One common piece of advice that securities lawyers often provide to clients is that there are three ways to raise capital by selling securities: (i) by registering the securities with the U.S. Securities and Exchange Commission ("SEC"), (ii) by utilizing an exemption from registration, or (iii) illegally. The first of these options is time consuming and expensive, particularly for startups. The third option is, well, illegal. However, the second option, utilizing an available exemption from registration, is commonly used by startups to raise seed capital and in subsequent venture rounds. An SEC-established committee has now made a recommendation that would make the capital-raising process even less burdensome to startups in certain cases.
The SEC established the Advisory Committee on Small and Emerging Companies (the "Advisory Committee") in 2011 to seek advice on SEC rules and regulations as they relate to emerging companies, privately-held small businesses, and certain smaller publicly traded companies. On January 6, 2012, the Advisory Committee voted to adopt a recommendation to relax or modify restrictions on general solicitation and general advertising in connection with the most commonly utilized exemption from registration.
That exemption, known as Rule 506, currently provides that neither the company seeking capital nor anyone acting on its behalf may offer or sell securities by any form of general solicitation or general advertisement. This prohibition effectively prevents a startup from raising capital from anyone with whom the startup does not have a substantial pre-existing relationship. The rule prohibits, for example, seeking investors via a general notice placed on the company's social media sites.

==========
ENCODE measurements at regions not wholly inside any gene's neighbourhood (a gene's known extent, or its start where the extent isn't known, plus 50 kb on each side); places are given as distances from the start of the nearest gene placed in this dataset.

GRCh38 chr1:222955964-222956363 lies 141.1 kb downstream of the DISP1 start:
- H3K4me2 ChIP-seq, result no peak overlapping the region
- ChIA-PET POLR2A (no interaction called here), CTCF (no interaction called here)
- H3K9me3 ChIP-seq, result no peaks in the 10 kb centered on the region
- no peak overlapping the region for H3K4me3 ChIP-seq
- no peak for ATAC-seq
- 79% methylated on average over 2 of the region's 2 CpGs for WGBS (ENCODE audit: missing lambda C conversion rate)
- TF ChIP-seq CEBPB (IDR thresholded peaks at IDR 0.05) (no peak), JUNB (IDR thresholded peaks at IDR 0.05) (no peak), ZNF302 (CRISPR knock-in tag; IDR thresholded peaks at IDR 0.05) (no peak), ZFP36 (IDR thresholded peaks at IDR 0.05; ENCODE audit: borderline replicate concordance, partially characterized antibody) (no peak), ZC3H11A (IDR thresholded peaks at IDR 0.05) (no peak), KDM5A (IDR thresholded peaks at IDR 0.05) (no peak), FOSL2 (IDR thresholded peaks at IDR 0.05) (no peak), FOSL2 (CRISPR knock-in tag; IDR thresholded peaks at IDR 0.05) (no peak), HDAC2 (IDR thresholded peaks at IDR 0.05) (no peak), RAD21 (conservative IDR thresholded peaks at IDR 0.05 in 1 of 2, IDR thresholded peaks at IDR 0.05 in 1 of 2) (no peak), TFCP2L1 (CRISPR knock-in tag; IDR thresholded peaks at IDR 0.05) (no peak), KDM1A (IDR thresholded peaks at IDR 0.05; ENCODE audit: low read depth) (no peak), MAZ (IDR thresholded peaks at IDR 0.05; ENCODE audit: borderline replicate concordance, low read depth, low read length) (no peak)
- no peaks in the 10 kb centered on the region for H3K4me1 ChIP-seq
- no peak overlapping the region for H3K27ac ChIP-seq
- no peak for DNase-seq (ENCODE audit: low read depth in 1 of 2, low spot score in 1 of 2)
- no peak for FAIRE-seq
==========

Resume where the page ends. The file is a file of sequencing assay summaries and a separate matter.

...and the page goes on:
The Advisory Committee found that these restrictions prevent many companies from gaining sufficient access to sources of capital. Additionally, the Advisory Committee found that the investor protections afforded by these restrictions are unnecessary in cases where securities are sold solely to accredited investors. The term "accredited" investor includes, among others, individuals that meet certain net worth or income thresholds, as well as business entities that have a specified minimum total asset valuation. Under the Advisory Committee's recommendation, as long as a company's securities are sold only to accredited investors, the current prohibitions on general solicitation and general advertisement would not apply.
It remains to be seen what action, if any, the SEC will take with respect to the Advisory Committee's recommendation. However, there is momentum in Washington to ease certain securities law restrictions in order to make it easier for closely held companies to raise capital. If fully implemented, the Advisory Committee's proposed changes to the most commonly utilized exemption from registration could provide startups with a useful pathway to seed or venture financing from individuals or entities with whom the startup does not have a substantial pre-existing relationship.